Tuesday, July 10, 2018

Comparing a Monte Carlo tree search and a genetic algorithm for conformational search


I've been playing around with this Monte Carlo tree search (MCTS) code (if you need a short intro to MCTS click here). I want to learn how to use MCTS to optimise molecular properties so to get started I modified the code to minimise a very simple energy function that mimics a torsional potential.
$$E = \sum_i 1 + \cos(\phi_i) + \cos(3\phi_i)$$ It seems to work OK but in order to get some point of comparison for the efficiency I tested it against a genetic algorithm (GA). You can find the codes here and here

More specifically, I tested for a function with 10-dihedral angles, each with three possible values (180.0, 60.0, and -60.0), meaning there are 59,049 possible combinations (i.e. "conformations"). Each 180 and ±60 angle contributes -1 and 0.5 to the energy so the global minimum is one in which all angles are 180 and has an energy of -10. 

If you simply make 10 x 1000 random combinations of 10-dihedral angles and average the lowest energy found among each set of 1000 you get 0.35. This makes sense because the highest energy conformer has an energy of +5, but there more ways to make it, so the average should be around 0.

Using 1000 iterations (i.e. 1000 energy evaluation) the MCTS finds the global minimum 0 out of 10 times and gives an average energy of -7.6. In 4 cases the energy is -8.5 (i.e. it misses one dihedral) and -7 in the rest (i.e. it misses 2 dihedrals).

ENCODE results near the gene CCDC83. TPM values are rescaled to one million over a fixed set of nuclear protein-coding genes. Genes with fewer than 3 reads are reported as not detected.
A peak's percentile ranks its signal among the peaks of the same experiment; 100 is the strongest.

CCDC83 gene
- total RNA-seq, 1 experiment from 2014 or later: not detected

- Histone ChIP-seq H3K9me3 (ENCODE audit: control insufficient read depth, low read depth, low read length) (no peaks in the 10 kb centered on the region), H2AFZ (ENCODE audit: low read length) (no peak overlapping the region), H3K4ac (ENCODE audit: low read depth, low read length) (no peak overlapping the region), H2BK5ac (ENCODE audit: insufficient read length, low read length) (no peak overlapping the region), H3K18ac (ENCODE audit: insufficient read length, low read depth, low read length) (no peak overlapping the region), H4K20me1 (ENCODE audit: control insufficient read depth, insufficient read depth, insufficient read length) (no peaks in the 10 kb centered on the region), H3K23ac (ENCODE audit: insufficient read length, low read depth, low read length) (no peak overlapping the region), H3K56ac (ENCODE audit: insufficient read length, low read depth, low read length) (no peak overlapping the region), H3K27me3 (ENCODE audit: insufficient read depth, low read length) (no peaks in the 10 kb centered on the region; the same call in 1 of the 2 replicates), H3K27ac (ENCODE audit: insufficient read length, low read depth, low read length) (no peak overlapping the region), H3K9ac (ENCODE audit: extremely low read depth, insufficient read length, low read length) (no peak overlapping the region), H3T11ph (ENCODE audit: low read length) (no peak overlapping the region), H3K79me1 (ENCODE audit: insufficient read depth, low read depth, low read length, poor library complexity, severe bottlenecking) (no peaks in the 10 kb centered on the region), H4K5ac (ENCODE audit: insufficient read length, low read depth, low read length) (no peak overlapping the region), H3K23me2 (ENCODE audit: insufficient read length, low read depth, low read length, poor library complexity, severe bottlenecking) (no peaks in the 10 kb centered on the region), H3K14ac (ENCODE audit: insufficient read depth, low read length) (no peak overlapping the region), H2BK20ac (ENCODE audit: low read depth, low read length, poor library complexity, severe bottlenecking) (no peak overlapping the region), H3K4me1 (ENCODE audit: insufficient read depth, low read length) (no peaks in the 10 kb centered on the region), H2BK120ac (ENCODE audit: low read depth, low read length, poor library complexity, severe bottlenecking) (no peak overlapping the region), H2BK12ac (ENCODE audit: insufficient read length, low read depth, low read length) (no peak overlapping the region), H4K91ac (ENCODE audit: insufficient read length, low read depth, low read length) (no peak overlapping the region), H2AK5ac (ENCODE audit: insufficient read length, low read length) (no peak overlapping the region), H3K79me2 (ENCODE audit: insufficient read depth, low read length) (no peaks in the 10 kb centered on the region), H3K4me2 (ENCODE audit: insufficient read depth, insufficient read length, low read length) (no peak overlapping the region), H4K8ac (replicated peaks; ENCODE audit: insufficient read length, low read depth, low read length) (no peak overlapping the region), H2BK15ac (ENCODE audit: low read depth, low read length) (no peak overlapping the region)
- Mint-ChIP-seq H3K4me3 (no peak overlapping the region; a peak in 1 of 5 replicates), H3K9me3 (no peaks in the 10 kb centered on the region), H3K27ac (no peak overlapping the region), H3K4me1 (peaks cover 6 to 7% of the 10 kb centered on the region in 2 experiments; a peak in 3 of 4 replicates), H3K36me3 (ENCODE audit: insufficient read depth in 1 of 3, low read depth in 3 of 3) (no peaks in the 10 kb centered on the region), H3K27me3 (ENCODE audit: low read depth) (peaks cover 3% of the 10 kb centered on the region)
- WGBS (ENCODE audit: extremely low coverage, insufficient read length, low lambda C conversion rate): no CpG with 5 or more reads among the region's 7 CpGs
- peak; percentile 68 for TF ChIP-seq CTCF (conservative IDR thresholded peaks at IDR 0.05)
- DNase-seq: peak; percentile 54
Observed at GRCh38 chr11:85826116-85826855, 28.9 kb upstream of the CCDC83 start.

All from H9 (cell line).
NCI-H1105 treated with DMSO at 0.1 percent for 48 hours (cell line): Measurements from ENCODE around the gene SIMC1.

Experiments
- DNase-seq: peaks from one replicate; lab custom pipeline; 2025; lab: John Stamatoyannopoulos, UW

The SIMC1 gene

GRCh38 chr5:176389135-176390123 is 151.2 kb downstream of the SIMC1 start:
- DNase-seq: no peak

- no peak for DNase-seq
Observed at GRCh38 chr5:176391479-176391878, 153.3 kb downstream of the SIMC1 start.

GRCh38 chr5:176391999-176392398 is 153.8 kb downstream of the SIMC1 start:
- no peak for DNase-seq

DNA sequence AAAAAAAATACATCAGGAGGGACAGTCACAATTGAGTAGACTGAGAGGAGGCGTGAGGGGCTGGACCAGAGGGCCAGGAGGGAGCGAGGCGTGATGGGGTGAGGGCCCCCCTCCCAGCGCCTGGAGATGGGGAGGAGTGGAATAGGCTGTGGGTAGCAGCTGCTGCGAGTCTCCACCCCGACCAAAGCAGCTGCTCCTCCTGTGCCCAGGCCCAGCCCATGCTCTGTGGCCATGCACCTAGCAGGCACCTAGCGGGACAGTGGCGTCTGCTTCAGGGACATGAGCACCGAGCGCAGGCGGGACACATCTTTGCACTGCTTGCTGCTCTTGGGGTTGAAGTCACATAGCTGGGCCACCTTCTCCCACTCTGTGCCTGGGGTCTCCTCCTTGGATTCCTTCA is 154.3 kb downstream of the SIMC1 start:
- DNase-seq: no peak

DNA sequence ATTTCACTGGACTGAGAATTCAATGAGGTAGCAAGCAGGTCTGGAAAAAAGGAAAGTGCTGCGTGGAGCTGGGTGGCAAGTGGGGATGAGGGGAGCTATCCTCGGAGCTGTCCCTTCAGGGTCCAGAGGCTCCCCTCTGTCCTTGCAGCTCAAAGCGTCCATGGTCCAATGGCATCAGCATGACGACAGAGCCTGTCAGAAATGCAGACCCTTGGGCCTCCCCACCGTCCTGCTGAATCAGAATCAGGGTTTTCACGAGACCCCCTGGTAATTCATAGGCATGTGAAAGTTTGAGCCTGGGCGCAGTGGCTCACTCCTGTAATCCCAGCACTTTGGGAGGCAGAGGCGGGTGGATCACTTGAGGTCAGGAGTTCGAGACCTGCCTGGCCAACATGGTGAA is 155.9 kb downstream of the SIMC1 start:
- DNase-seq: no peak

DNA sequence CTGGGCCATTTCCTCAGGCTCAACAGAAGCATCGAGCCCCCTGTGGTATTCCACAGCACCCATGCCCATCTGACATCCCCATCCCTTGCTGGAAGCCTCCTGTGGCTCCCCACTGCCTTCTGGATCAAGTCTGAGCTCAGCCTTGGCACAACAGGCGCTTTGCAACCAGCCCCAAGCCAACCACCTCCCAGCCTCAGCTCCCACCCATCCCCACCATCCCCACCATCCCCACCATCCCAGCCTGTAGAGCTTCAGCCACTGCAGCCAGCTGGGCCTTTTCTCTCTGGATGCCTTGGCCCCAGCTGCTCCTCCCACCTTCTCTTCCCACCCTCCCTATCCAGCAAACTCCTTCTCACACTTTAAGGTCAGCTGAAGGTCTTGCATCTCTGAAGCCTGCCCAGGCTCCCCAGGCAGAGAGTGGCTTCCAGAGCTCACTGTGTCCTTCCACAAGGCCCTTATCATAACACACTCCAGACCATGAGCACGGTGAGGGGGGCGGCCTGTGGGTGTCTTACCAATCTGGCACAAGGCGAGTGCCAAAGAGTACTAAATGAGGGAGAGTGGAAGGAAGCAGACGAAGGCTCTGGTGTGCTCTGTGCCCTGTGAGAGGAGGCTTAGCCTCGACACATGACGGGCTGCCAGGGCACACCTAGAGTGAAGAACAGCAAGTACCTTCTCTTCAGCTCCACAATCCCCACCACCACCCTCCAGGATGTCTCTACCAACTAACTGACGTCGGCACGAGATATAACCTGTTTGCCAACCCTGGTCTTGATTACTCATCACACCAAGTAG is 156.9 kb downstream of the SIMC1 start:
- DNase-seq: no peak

For comparison, the GA finds the global minimum 0 out of 10 times and gives an average energy of -6.85. In 2 cases the energy is -8.5, in 5 cases the energy is -7, and in the rest, -5.5. I use a population size of 50 and 20 generations, which also requires 1000 energy evaluations, and a mutation rate of 0.01. Using a population size of 20 and 50 generations results in an average energy of -6.7.

I'm actually a bit surprised that MCTS out-performs GA because I don't recall seeing MCTS being used for conformational search. One possible reason is that it's hard to see how to parallelise MCTS since energy evaluations are done sequentially, while they can be done in parallel for each generation for GA.

I did try running 10 100-iteration MCTSs, which could be done in parallel, and 1 of them managed to find a -8.5 conformer so maybe that's a possibility. Another way would to do a complete expansion of a terminal node and do the three energy evaluations in parallel. This might also be a better search strategy in any case. I am not quite sure how to implement this yet (recursion is not my strong suit) so any suggestions are welcome.

Also the reward function could probably be optimised. Currently it is simply 1 if the energy is lower than the current "global" minimum and 0 otherwise. Suggestions for other functions are most welcome.



This work is licensed under a Creative Commons Attribution 3.0 Unported License.
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